He added: “I’m very proud of what Dean is doing with this fight against Steve. I’m delighted to help and support him in any way I can. I’m giving Dean 6 Vitamin Shots to share with the MS Centre that he raises money for. I also took all the boys in for oxygen therapy, so got to see first-hand what a great place it is. The way he’s going, I don’t think Steve Collins could beat him even at his peak. Dean always listens and learns everything you tell him. No matter who or what Dean fights in his life, he will always be the winner because he doesn’t have any quit in him.”
Anderson echoed Vaughn’s praise. The Edinburgh-based boxer is a hard taskmaster, Reilly’s illness is acknowledged, but Anderson refuses to treat him any differently than anyone else. Although there may be a compliment or two given out on the night if he can guide his charge to a solid performance against Collins. “Gruffy, as I call him for his resemblance to the Gruffalo, is a good guy, he has reacted to adversity in a very positive and admirable way,” said Anderson when speaking about Reilly’s fight.
“I don’t give out many compliments, but he’s doing a good thing — he’s not getting fucked by MS, he is fucking it up. I’ve got him through 10k runs to start with, a triathlon — a mental race where he was jumping through rivers and all sorts — then picked it up a level for the full marathon. Nothing changes for Dean. Aye, he’s had a rough patch of health before Christmas so I let him have some time off, but I don’t suffer fools and I don’t patronise anyone. Dean has a condition that has some complications, but I got him across the finishing line at the marathon and I’ll get him over this challenge too. Dean doesn’t ask for sympathy and I don’t give him any, we get along just fine like that.”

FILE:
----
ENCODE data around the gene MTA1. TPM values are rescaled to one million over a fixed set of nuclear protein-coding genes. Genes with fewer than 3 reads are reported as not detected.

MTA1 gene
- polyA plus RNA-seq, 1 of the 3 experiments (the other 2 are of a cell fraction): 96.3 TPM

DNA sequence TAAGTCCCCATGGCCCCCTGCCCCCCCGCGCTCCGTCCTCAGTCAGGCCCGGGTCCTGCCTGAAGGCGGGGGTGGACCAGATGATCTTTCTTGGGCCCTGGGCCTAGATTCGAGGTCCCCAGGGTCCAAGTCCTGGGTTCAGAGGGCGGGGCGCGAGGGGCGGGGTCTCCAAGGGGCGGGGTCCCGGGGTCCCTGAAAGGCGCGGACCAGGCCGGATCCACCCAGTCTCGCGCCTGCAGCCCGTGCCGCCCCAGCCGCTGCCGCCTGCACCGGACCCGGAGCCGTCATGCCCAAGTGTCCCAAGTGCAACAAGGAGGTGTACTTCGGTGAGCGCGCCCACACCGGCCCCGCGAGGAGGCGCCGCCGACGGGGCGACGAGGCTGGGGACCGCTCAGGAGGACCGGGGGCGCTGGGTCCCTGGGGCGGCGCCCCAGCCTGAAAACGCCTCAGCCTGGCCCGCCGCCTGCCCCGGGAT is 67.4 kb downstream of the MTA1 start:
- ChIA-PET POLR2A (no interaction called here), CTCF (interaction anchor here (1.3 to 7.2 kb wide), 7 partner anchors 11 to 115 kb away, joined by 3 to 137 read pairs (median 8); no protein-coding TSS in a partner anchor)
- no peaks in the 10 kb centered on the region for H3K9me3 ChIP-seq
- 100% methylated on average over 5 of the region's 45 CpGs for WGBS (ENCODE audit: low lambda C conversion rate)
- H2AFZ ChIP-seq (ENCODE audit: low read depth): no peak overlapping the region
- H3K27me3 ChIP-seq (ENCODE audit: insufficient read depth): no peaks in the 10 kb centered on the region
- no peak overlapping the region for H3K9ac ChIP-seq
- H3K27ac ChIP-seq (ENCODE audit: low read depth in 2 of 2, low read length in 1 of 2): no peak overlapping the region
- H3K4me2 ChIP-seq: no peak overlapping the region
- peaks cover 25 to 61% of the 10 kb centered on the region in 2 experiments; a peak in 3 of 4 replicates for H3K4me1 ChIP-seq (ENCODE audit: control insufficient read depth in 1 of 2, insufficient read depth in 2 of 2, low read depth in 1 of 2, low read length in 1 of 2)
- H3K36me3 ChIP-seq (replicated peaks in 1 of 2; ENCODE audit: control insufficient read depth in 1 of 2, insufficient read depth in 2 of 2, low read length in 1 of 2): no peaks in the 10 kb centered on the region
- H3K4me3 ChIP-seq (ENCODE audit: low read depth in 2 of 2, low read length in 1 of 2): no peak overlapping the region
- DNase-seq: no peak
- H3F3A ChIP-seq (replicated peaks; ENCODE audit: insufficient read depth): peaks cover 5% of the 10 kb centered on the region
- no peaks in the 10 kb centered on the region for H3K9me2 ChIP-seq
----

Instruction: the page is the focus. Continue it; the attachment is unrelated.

He added: “We will be doing Mount Kilimanjaro later this year together. If he thinks climbing to the top of that is the end then he is on for a right shock as we’ll be doing pads when we hit the top. I’ve done altitude training so it’s going to be interesting to see how he copes with it.”
The 6 Vitamin Shots, oxygen therapy and hard graft have given Reilly a new lease of life; the fight with Collins has also sharpened his focus. Given the energy, passion and verve with which he’s coped with it all thus far, Reilly should have no problem slapping Kilimanjaro into shape. The 33-year-old has also vowed to continue to attack MS until he knocks it out or takes it to a decision defeat. You can follow his journey by checking out his Twitter account @deanvsms.
“The Celtic Warrior Vs The Celtic Warrior” takes place on March 28th at the City night club in Edinburgh. Tickers are price £35 and can be bought directly from Reilly (@deanvsms on Twitter or Facebook/DeanVsMS) or by phoning 07447 939 387. There are four other bouts on the card, which will be followed by a Q and A with Reilly and Collins
Courtesy of Rick Reeno and www.boxingscene.com.